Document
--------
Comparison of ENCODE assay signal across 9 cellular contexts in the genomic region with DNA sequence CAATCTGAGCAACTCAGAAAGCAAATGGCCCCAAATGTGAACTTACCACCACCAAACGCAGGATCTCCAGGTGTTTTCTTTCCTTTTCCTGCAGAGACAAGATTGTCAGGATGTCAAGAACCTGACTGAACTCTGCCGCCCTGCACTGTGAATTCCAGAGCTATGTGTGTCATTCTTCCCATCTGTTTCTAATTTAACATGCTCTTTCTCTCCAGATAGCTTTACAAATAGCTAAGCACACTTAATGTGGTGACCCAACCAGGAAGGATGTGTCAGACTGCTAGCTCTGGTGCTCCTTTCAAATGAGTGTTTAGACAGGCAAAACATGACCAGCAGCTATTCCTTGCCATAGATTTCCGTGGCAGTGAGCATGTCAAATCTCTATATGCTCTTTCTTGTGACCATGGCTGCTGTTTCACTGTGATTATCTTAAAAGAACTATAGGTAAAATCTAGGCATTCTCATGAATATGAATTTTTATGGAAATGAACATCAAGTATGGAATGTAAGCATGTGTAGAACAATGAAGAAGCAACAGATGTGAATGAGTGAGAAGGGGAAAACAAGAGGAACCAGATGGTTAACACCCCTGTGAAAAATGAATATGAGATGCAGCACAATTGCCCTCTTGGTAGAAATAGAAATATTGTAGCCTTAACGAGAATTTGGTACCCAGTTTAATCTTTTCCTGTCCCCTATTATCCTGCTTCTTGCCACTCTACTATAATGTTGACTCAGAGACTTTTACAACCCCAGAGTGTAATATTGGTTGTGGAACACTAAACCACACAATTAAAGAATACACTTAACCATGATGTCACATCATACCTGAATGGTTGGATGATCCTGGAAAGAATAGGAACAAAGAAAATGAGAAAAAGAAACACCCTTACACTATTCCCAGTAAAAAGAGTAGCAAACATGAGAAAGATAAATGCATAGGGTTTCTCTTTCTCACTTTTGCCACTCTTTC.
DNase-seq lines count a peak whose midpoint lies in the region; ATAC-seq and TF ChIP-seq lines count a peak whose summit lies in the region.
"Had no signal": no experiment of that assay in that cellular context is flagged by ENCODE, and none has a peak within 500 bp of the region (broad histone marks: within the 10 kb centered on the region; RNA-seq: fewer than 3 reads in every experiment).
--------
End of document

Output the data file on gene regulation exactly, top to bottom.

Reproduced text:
Comparison of ENCODE assay signal across 9 cellular contexts in the genomic region with DNA sequence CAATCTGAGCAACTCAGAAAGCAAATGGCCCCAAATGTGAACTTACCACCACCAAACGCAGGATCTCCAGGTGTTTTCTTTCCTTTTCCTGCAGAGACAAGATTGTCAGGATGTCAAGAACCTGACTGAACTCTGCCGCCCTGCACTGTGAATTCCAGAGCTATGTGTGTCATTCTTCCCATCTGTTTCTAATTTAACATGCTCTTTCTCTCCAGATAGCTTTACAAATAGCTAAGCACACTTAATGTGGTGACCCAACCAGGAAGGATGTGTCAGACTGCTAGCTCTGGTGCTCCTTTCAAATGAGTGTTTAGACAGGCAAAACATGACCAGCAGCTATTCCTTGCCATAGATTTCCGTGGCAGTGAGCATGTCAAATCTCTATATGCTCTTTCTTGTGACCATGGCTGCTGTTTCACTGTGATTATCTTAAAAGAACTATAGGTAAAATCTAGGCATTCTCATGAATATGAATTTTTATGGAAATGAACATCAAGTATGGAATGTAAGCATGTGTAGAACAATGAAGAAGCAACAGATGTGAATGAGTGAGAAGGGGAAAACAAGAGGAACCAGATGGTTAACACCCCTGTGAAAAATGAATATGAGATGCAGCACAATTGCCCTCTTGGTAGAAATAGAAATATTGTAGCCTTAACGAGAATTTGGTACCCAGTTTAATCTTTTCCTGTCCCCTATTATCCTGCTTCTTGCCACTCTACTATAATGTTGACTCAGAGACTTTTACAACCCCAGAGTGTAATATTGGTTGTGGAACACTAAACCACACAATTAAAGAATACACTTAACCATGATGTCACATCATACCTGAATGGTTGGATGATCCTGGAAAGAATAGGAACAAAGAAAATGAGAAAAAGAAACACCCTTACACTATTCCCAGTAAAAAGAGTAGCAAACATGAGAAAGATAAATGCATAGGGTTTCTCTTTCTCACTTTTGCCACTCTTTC.
DNase-seq lines count a peak whose midpoint lies in the region; ATAC-seq and TF ChIP-seq lines count a peak whose summit lies in the region.
"Had no signal": no experiment of that assay in that cellular context is flagged by ENCODE, and none has a peak within 500 bp of the region (broad histone marks: within the 10 kb centered on the region; RNA-seq: fewer than 3 reads in every experiment).